Original URL: http://www.theregister.co.uk/2010/10/04/review_laptop_samsung_q430/

Samsung Q430 14in notebook

Do ya think I'm sexy?

By Tony Smith

Posted in Laptops, 4th October 2010 12:05 GMT

Review There was a time when plastic sprayed sliver and moulded with a brushed metal-like texture was cool. The problem for Samsung, which has decked out the interior of the Q430 this way, is that such decor hasn't been hip for more than 30 years.

In fact, all this laptop needs to bring back that ye olde home music centre look is a base formed from mock-oak veneer chipboard. Heck it even has a built-in amp, feeding 1.5W through each of the laptop's two speakers for a beefier-than-usual sound.

Samsung Q430

Samsung's Q430: silver-sprayed plastic abounds

Instead, it's standard matte black, while the lid is an attractive glossy graphite look, both of which make the shocking inside look even more anachronistic.

Samsung, the 1970s called - they want their consumer electronics design back.

But if you can stomach the looks - and the guffaws of Apple fans and design buffs looking over your shoulder - the 14in Q430 has much to commend it.

Samsung Q430

The laptop's outside is not unattractive

The notebook is powered by a decent chip, the 2.26GHz Intel Core i3-350M processor, backed by 3GB of 1066MHz DDR 3 and an Nvidia GeForce 310M graphics chip with 512MB of dedicated video Ram. The GPU drives said bright, glossy 1366 x 768 screen and the HDMI port.

Not quite as thin'n'light as billed

Samsung has cheated on the Ethernet. It's 10/100Mb/s - I'd expect Gigabit on a modern notebook. But you get 802.11n Wi-Fi and, let's be honest, that's how 99 per cent of the Q430s sold will connect to the network. It also has Bluetooth 3 - handy for future-proofing, perhaps, but no more useful than Bluetooth 2 for the moment.

Samsung Q430

The keyboard flexes a little but is fine to use

Samsung calls the Q430 a thin'n'light machine, but it's more than an inch thick - it measures between 26mm and 32mm - and weighs just over 2kg. Lighter than some similarly sized notebooks, yes, but not amazingly so. It's certainly no MacBook Air or Dell Vostro 13.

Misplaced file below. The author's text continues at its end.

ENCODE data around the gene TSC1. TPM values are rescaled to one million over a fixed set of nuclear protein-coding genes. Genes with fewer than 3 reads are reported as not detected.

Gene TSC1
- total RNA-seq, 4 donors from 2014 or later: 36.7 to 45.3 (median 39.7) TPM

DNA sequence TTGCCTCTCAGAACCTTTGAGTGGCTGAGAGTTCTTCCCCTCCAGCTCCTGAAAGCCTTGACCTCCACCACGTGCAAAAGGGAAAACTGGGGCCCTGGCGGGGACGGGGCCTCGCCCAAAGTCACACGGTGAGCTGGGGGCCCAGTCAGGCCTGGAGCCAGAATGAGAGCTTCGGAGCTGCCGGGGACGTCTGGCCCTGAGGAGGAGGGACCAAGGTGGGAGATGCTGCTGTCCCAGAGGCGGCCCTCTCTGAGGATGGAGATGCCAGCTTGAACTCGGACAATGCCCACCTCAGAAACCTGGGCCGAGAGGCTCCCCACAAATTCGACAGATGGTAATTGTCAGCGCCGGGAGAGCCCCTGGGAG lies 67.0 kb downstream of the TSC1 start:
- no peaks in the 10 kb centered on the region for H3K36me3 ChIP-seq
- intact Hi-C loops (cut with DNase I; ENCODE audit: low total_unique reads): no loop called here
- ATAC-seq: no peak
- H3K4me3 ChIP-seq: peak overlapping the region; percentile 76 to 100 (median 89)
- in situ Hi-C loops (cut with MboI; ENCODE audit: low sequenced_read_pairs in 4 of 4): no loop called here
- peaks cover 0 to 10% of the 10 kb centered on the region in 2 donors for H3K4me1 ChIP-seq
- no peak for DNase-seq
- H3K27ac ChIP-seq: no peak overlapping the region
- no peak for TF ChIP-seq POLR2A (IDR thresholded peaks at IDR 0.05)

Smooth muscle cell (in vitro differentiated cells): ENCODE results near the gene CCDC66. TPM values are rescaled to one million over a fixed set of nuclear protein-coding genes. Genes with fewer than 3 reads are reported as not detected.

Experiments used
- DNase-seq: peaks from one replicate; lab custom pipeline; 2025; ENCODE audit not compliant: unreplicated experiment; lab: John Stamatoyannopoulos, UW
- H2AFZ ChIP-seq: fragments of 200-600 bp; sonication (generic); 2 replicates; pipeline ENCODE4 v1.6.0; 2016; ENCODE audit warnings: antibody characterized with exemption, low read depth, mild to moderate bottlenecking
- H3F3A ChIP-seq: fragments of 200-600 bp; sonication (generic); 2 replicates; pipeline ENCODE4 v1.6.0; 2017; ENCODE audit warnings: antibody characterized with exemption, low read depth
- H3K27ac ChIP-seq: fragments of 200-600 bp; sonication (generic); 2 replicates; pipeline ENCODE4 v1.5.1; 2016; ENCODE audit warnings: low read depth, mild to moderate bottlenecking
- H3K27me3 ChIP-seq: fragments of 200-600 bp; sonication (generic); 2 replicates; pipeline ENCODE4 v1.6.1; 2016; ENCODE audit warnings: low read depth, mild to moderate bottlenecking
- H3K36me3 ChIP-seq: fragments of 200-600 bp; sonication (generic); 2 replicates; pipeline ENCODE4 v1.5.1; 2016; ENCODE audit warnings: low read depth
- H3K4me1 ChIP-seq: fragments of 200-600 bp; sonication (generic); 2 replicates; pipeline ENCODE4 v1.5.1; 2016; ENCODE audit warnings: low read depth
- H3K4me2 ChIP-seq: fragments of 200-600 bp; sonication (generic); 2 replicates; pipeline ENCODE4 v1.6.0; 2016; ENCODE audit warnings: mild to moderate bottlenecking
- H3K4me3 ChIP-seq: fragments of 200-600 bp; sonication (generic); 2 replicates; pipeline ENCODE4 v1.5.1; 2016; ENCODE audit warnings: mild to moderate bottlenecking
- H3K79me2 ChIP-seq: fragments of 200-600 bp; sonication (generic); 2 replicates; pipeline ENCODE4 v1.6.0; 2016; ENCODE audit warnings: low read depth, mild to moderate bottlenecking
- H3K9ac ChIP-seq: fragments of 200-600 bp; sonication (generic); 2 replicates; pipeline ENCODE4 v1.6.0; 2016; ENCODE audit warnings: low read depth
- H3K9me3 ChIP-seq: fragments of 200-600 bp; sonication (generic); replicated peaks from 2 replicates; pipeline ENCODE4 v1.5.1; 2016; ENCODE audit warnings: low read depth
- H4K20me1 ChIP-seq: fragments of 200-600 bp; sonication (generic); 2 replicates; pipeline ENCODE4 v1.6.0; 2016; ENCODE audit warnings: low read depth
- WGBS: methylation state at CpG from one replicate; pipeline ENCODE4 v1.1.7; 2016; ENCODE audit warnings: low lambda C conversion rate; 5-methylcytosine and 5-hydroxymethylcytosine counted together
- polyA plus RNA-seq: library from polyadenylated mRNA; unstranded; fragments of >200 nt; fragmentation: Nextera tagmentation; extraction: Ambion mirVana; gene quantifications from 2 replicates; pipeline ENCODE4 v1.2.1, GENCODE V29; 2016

There's a little bit of flex to the calculator-style keyboard, but on the whole it's fine to use. Samsung has used the extra space to the sides of the keyboard - the result of a 14in rather than 13.3in screen - to move over the Delete, Home, Page Up, Page Down and End keys into a column of their own, and the cursor keys move over to fill in the bottom right corner.

The trackpad gets the thumbs up too but I have to take issue with the large L-shaped hatch on the base of the Q430. Yes, it gives you access to the memory slots and the hard drive but it's a bugger to get back on thanks to numerous clips that tuck under the rest of the base.

Samsung Q430

Samsung Q430 Benchmark Results

PCMark Vantage

Samsung Q430

Longer bars are better

3DMark06

Samsung Q430

Longer bars are better

PCMark Vantage Loop Battery Life Test

Samsung Q430

Battery life in Minutes
Longer bars are better

Good, but average, performance

The Q430 performs reasonably well. The GeForce 310M gives it a 3DMark 06 score that's slap bang in the middle - not up there with hardcore gaming graphics chips, but a darn sight better than integrated graphics. Its PCMark Vantage performance shows it delivering an average Core i3 rating.

Samsung Q430

Better your battery

Battery life, by contrast, is ahead of the 15in notebooks Reg Hardware looked at this year, thanks to a 57Wh, 5200mAh battery.

Samsung has installed Windows 7 Home Premium 64-bit, which warrants a thumbs-up. It has also bundled an array of utilities, but, other than its Battery Manager, nothing that really noticeably improves on the tools Windows itself provides.

Battery Manager is interesting. It allows you to charge the battery to a maximum of 80 per cent of its total capacity. Yes, you lose off-the-mains runtime, but, says Samsung, your battery will retain its overall capacity for longer. The value of this utility will depend on how much time you expect your machine not to be tethered to an AC power source - or how long you expect to keep the laptop.

The Q430's retail price is £699, par for the course when it comes to 14in and 15in Core i3-based machines. Better buying a nicer looking one...

Verdict

Not a bad laptop, just a slightly naff-looking one. ®

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